In 1957, the Rubber Manufacturing Employers' Association set up screening arrangements for workers who may have been at risk including long-service employees after retirement. The Association of Chemical Manufacturers published a study of the problem of carcinogens in industry in 1953, and in 1957 it published a code of practice which recommended discontinuance of the most dangerous carcinogens and strict controls in the use of others and medical supervision for those who had been brought into contact with them.
In 1960 and 1961 the Factory Inspectorate fully surveyed the dye-stuffs and textile finishing industries, in which there was thought to be some similar hazards, and it did a limited survey of the rubber and cable making industries in 1961. I have now instructed the Inspectorate to carry out a full survey of these two last 851 industries with a view to establishing that these particular substances are no longer being used and that action is being taken to screen present and past employees.
Independently of this survey I am advising all industries and firms concerned to trace employees and ex-employees who may have been exposed and I am providing a card for this purpose which advises them to consult their doctor and gives the necessary information to the doctor. I have been promised full co-operation from the industries concerned.
My right hon. Friend the Minister of Health has assured me that adequate facilities are now available for screening these groups. It would not, in fact, have been possible for this action to have been taken earlier on a widespread scale.
Finally, I am asked about my proposals for more effective control of these chemicals. I have explained the voluntary action already taken in the industries. It was decided about two years ago that it would be desirable to reinforce these by regulations and orders prohibiting the use of certain of these substances and also their importation. These were circulated in draft for comment to interested parties in the course of 1964.
Comments have now been received, including suggestions that the range of prohibited substances should be extended. These useful comments are being carefully considered and we hope to make our views known shortly. I hope that it will be possible to make the regulations and order at an early date.
In conclusion—[HON. MEMBERS: "Hear, hear."] I am sorry, but I have been asked to make a statement on a subject which is causing a great deal of distress among a large number of people.
I am providing a card to assist all industries and firms concerned with these chemicals to warn all workers who have at any time been at risk to see their doctor.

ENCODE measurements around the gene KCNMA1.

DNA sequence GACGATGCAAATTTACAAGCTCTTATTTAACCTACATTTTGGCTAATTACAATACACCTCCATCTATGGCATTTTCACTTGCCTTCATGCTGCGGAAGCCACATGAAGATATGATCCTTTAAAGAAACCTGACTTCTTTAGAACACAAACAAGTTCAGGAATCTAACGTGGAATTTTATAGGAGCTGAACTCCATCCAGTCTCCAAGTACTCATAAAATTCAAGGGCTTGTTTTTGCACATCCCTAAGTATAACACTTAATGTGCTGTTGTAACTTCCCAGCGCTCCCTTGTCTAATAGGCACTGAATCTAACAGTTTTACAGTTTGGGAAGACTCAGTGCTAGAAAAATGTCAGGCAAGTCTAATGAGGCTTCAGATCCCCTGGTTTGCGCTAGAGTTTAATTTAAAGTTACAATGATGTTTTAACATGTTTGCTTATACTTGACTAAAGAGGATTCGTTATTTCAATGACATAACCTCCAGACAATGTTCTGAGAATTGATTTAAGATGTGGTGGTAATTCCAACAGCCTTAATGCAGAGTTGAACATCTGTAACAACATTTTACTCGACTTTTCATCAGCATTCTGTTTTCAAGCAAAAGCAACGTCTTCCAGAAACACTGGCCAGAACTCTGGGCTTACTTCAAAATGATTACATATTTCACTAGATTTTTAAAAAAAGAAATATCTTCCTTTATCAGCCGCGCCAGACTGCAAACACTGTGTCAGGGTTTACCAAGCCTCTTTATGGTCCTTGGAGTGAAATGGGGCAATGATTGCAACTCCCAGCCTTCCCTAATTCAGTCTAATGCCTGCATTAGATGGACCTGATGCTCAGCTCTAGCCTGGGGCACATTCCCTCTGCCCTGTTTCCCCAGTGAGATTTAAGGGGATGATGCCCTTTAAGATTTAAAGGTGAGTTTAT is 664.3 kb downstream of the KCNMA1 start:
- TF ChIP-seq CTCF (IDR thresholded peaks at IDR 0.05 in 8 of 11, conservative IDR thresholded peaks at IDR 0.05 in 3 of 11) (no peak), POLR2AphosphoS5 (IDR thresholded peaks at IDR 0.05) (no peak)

Adequate screening facilities are now available under the National Health Service.
I have instructed the Factory Inspectorate to make a complete survey of the rubber and cable making industries.
I am consulting the Medical Research Council about the possible need for further basic research.
852 I am consulting my Industrial Health Advisory Committee about the problem of carcinogens in industry.
I am also shortly to receive, at their request, a deputation on this matter from the Trades Union Congress.
§ Mr. Shore
While thanking my right hon. Friend for his statement on this extremely worrying subject, may I ask him whether the 500 employees of the firm in question have been contacted to date? Will my right hon. Friend consider including the disease of bladder cancer in the list of notifiable industrial diseases? If this is done, serious medical researchers will be able to gather the facts which they have been so long denied.
Will my right hon. Friend not agree that the employers' association has behaved in this matter in the most deplorably irresponsible way, first, in delaying the publication of this Report and obvious information when it became available in 1950 and then in its attempts, successful as they were, to suppress material parts of the information before it could be published in 1954?
§ Mr. Gunter
Briefly, the answer to the first question is that most of the 500 have been identified, but I could not say whether they have all yet been traced.
The question of notification of industrial diseases is being generally reviewed now by my Industrial Health Advisory Committee and I will certainly bring my hon. Friend's suggestion to their notice immediately.